—Joyce Odam, Sacramento
stiff and brown
she could not
of what season
instead of tears,
or some moment
meant to keep
forever in its joy,
in her winter book
and leave no trace
(first published in Acorn, 1977)
THE ALBINO PEACOCK
beside the Fool,
the peacock strolls the grounds
and in the moonlight, rounds
the courtyard pool—
and lonely prize:
white peacock of the King
the Fool leads on a string
for the Queen’s eyes.
once say how she
pitied what the King kept
blinded—how she had wept
it could not see
(After "The Toy Shelf, Ruby Bird" (postcard) by Lewis H.
I cannot manage light, so I use the dark. In collage
so fragile that I dare not touch—all of it message—all
of it plea, with me for answer. I try to rearrange the
pieces that are there, stuck in their places of resistance.
Hiding. Hidden. Serious memories, high as a child can
reach, on shelves carved out of closet-cloth: a tapestry
of what is left behind.
THEIR PERFECT LOVE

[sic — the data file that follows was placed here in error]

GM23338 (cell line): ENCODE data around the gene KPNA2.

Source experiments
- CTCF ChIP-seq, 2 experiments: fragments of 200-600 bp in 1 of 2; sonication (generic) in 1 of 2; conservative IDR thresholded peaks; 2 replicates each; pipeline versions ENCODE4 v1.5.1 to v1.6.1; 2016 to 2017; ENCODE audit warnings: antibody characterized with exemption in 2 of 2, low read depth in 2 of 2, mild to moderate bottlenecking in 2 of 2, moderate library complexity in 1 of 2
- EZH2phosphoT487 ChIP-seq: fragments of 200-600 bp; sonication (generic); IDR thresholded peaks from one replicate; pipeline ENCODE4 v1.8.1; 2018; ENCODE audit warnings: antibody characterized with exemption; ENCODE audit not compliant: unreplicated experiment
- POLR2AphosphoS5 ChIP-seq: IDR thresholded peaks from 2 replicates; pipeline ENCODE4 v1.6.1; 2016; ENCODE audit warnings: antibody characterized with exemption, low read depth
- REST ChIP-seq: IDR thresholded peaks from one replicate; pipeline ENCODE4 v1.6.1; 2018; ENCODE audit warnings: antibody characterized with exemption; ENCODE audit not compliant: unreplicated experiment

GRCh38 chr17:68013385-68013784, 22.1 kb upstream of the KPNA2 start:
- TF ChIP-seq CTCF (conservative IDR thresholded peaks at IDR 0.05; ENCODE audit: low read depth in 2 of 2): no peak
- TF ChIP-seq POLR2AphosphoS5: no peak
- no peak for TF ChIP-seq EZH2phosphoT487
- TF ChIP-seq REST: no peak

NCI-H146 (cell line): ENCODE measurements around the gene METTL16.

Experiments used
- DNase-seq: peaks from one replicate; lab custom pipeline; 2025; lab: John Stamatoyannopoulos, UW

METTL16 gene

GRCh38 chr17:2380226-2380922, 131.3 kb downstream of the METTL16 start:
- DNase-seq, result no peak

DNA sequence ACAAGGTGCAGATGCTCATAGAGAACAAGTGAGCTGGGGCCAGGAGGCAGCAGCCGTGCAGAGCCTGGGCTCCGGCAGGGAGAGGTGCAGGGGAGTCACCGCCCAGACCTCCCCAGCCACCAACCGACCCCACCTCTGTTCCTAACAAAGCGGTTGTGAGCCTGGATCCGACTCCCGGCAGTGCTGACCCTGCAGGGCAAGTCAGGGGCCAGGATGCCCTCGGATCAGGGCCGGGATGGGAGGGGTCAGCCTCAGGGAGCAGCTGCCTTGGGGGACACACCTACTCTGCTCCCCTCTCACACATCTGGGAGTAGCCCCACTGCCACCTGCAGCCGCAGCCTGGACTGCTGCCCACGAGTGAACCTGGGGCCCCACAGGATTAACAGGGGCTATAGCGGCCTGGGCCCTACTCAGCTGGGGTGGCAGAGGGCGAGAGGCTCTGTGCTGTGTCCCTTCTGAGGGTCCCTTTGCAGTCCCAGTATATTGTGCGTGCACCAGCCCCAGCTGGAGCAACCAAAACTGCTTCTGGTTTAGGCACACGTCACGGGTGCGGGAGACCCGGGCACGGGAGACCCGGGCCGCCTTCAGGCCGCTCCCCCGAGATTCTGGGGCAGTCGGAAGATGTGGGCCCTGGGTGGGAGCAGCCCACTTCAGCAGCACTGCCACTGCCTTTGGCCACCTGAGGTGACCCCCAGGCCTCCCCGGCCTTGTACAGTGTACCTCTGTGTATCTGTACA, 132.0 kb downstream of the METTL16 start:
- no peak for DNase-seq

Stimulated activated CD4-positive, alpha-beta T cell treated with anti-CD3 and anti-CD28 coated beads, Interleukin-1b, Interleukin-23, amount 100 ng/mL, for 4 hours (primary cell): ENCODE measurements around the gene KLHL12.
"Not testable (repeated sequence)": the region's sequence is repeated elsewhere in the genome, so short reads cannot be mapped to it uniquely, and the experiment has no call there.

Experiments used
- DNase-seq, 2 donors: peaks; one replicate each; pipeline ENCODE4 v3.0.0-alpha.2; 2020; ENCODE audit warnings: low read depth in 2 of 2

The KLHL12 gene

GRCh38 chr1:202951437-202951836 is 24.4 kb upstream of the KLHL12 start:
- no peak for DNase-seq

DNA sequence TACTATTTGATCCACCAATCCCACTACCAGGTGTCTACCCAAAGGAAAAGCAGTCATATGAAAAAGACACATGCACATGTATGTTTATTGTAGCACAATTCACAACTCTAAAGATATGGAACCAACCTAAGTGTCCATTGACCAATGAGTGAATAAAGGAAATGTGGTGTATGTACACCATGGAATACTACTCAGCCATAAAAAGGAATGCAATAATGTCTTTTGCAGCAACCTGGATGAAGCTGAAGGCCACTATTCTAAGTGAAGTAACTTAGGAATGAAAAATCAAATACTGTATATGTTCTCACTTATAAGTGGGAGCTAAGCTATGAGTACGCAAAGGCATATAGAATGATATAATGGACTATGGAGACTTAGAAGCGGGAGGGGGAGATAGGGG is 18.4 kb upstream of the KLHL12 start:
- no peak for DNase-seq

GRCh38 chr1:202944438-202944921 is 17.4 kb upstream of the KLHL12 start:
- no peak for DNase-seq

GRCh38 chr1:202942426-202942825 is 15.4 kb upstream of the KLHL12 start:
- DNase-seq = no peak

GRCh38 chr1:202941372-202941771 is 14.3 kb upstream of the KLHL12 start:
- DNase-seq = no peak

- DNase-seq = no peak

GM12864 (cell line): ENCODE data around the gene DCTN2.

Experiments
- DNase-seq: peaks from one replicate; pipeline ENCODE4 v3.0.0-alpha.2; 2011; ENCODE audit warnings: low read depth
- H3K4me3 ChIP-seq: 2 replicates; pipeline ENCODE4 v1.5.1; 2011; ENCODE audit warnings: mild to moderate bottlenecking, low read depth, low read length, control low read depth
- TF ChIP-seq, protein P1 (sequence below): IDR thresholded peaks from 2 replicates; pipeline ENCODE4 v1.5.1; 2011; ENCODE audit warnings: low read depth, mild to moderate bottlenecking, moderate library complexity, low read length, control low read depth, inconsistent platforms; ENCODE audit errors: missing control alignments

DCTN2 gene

They love each other. Notice how they pose:
two as one, perfection in their eyes.
They kiss in public, heedless of the stares.
She yields to him. His arm about her shows
his ownership. They are each other’s prize.
Poor and foolish? Neither of them cares.
Love conquers all, so how can they ignore
the truth of this? They’re trusting to the core.
They’ll revel with the highs, and skip the lows.
They’d rather trust than forfeit. That’s their plan.
They bond the tighter to resist their foes
with no persuasion more compelling than:
You get the thorns with every perfect rose.
But if love cannot break them, nothing can.
(an Alfred Dorn Sonnet, first published in Poets Forum Magazine)
NOSTALGIA IS A BITTER JOY
a bitter joy.
is a price to pay.
O then! O then! O then!
and poke around
the entered mood
Things ain't what they used to be and probably never was.
—Medusa (with thanks to Joyce Odam for wrapping up our discussion of Keepsakes. It's a good thing she asked whether I'd gotten her poems, because no, I hadn't. Be sure to ask if you don't get a reply from me! Joyce will be reading tonight at the Sacramento Central Library, 828 I St., 6pm, with Katy Brown. The reading will be over at 7, in plenty of time for you to head over to Davis to hear Dennis Schmitz at Bistro 33, 8:30pm. See our b-board for details.)